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World History Lecture Twelve

35 bytes added, 01:55, 22 April 2009
map of Inchon Landing
In September 1950, General MacArthur used an idea he had months earlier, but which all his advisors had rejected as too risky: an amphibious maneuver known as the “Inchon landing.” He turned North Korean aggression against itself by having his soldiers secretly flee on boats and then land, with reinforcements from other sources, north of the enemy to cut off their supply lines on a peninsula (see map).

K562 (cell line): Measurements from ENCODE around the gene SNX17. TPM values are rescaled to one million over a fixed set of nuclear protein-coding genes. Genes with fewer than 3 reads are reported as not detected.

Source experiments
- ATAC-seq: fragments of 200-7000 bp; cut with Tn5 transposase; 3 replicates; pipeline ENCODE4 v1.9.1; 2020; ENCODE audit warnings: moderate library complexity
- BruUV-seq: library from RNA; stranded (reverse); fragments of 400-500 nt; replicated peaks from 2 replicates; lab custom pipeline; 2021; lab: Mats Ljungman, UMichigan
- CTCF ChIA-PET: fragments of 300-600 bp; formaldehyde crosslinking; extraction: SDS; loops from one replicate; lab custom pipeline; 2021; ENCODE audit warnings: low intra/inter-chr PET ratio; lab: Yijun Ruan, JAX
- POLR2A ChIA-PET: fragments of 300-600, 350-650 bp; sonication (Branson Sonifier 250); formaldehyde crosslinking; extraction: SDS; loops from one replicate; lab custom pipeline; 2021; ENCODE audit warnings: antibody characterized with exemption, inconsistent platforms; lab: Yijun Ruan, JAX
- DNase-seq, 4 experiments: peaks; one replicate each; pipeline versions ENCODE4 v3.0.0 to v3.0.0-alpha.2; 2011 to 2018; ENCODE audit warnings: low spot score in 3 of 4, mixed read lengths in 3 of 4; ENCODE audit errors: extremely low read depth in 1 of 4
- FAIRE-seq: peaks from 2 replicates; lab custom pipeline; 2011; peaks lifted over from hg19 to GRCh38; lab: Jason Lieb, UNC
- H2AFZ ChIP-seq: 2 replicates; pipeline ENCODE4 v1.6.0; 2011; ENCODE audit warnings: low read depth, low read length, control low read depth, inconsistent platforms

[[Image:Inchon Landing.jpg|right]]
That single maneuver turned certain defeat into certain victory, as the North Korean army was then stuck without supplies. But a month later communist Chinese began flooding into North Korea by the hundreds of thousands to help the fellow communists. General MacArthur wanted to defeat them also, but President Truman refused and fired MacArthur. In July 1953, a ceasefire was signed reestablishing the 38th parallel as the dividing line. A demilitarized zone on both sides exists to this day.